Name: schlippg

Most Recent Reviews

My review will not go into the great handling of the boat as enough as been documented on it. I had a QCC 400 and decided to attend a NDK symposium in North Carolina (which is excellent). While taking the different training sessions I got to try out the different NDKs. I could never roll my QCC but the first time in the NDK I executed a roll, very impressive. Later in the month I took a sea kayak expedition training course, the QCC performed well but really took a beating and was very slow compared to the NDKs I was paddling with. In fairness to the QCC, a 15'3" kayak will not be as fast as a 17'6" kayak. My QCC aged a lot in 3 days of training. I decided to sell the QCC and get a NDK.

I have the standard heavy fiberglass layup but when you are doing that kind of stuff your kayak really gets beat up. The lighter boats will show it real quick. I have no complaints about the quality of my boat. I did not have a choice of color (British Racing Green) for the price I paid but if I had a choice it would be white, cream, yellow or some light color. The lighter colors are cooler to the touch temperature wise in the hot summer sun and are lighter in weight. I am 6'4" so I have a HV version with a foam seat. I like the foam seat because you can position it anywhere in the cockpit and it easy to add foam to. The back band was replaced with a NSI one, IR also makes a good one.

I was looking for a plastic kayak to complement my Explorer HV because I live in central PA and sometimes paddle rivers that in late summer-fall months have low water height. The are a lot of big boulders and at times you scrape the bottom. Even though my Explorer is as bomb proof as a fiberglass kayak can get, I wanted the piece of mind that comes with plastic. I wanted something that handled like an NDK. I tried the usual range of kayaks that dealers carry, Wilderness, Necky, Perception, etc. but they don't even come close to the NDK feel I was looking for. I kind of figured a P&H, Valley, and plastic NDK would be best. It is hard to test out any of them with the Valley being near impossible to locate a dealer nearby. The Capella 166 RM was kind of slow and not real great tracking. I located a few used NDK Surf RMs, tried one out, liked it and bought it.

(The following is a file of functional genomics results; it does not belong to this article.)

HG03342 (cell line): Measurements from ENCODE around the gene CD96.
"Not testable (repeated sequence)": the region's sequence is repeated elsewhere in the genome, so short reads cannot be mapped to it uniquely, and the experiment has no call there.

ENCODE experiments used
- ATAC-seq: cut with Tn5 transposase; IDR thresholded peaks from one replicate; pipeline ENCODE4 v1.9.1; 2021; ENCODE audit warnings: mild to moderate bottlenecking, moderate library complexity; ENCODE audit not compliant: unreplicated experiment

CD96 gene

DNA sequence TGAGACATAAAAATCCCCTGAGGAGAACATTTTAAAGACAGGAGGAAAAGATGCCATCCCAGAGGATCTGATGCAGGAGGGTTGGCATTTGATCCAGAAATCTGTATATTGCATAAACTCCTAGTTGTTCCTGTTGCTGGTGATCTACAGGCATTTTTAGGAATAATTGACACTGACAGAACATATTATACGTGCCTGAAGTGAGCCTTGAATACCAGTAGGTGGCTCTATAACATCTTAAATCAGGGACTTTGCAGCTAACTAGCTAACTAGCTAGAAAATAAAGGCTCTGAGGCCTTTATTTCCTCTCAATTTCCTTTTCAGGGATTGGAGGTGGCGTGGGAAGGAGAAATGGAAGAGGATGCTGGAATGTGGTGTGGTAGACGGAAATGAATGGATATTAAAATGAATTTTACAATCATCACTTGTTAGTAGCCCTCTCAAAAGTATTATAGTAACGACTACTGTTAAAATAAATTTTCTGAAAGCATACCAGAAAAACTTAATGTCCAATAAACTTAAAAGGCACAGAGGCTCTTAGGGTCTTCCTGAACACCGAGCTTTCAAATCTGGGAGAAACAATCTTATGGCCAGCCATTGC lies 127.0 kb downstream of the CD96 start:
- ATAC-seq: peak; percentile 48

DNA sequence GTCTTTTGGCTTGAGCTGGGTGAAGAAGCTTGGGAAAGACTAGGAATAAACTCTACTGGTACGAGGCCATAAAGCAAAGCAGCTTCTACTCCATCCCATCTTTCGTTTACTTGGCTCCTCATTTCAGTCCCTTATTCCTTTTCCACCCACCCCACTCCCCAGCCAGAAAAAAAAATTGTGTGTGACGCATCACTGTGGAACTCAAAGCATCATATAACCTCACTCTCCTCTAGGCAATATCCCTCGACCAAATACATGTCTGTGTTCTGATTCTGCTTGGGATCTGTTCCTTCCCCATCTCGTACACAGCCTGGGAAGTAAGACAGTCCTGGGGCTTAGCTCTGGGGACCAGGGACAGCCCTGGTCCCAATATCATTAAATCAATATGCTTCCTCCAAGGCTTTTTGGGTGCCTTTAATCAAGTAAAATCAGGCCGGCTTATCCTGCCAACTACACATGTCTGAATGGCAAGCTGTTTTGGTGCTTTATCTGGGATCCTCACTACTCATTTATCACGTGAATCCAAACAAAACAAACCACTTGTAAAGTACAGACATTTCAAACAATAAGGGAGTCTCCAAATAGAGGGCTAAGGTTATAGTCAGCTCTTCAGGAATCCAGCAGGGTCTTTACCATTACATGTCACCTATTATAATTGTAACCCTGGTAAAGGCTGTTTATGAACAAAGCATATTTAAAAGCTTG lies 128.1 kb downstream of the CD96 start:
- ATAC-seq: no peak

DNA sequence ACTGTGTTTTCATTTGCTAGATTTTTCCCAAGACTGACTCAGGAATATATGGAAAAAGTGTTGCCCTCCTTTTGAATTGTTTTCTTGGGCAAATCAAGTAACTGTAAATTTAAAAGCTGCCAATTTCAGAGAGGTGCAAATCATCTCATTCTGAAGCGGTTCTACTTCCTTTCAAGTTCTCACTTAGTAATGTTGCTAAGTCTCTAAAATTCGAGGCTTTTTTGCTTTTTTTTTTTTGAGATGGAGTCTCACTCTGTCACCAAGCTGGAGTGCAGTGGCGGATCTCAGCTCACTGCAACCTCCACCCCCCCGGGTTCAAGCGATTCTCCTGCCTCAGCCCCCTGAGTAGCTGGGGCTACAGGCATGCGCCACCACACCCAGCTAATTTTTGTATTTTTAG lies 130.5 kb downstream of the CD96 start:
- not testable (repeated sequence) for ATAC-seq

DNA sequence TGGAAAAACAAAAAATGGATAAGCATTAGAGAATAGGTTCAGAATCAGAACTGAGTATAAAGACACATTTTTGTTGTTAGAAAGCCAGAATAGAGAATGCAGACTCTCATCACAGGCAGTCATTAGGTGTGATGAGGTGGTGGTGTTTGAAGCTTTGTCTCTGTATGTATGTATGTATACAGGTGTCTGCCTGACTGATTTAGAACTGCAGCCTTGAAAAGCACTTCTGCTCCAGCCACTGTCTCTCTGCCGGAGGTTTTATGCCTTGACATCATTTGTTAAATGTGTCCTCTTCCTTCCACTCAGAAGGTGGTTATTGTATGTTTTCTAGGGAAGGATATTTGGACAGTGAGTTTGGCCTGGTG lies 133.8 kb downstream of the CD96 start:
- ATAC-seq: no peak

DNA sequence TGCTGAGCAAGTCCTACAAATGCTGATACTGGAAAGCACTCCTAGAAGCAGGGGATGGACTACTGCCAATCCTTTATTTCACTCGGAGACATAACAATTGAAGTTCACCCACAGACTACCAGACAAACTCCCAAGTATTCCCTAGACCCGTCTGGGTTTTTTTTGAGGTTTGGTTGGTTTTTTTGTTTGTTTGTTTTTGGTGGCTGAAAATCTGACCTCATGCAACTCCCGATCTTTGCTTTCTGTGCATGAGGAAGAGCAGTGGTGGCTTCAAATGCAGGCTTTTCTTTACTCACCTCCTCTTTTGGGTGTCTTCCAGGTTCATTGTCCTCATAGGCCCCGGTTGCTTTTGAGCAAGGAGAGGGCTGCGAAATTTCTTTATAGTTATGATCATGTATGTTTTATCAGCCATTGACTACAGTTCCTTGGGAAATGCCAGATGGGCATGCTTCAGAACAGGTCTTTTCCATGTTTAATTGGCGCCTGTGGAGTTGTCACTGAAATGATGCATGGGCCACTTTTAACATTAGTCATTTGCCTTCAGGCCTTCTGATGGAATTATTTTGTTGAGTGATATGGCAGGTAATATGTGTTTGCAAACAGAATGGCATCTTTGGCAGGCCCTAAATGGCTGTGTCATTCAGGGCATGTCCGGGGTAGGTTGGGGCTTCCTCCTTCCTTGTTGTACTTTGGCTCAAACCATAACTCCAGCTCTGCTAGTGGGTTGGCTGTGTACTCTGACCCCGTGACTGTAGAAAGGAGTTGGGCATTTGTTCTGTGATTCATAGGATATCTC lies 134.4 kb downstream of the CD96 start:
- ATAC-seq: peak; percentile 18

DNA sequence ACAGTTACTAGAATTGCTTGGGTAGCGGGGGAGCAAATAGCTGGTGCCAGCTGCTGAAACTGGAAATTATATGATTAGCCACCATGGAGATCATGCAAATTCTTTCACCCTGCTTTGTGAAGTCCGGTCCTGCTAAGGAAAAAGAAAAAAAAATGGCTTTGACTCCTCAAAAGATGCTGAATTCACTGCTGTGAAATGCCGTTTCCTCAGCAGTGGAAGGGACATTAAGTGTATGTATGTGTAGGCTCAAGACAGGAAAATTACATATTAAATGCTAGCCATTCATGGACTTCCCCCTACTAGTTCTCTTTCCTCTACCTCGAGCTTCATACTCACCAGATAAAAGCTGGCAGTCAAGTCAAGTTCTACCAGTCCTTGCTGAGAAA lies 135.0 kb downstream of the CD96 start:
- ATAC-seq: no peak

I have the triple dump one which is 3 layers to make it stiffer and less prone to the plastic's oil canning. For a 21 inch or so kayak it is very stable. I am not great a rolling but easily managed 3 in a row. It tracks great, surfs well and is an over-all really fun boat to paddle. Edging and steering are very good, too. No leaks so far. My cousin and I took a paddle with me in the Explorer and him in the Surf RM, then switching off. I paddled with the same effort in both kayaks while he compensated. He felt that it required about a 1/4 more effort to keep up with me in the Explorer which has 20 more inches in length and is fiberglass but he could keep up.

I don't know if I would be as happy if I had to pay full price. Buying an almost new kayak at a used price of $1050 makes it a really great boat that I would be happy to have as my only kayak. New price is like $1900 vs. fiberglass list for $3400. I guess you don't see more Brit plastic kayaks because of the lower price the larger companies have using Chinese kayaks. You can get a new Wilderness Tsunami or Zephyr under $1400 and although they are good boats, they just don't handle the same.

I gave it a 10 based on comparison to other plastic 16 ft. sea kayaks, it would be a less if it you compared it to the range of kayaks a fiberglass Romany is in.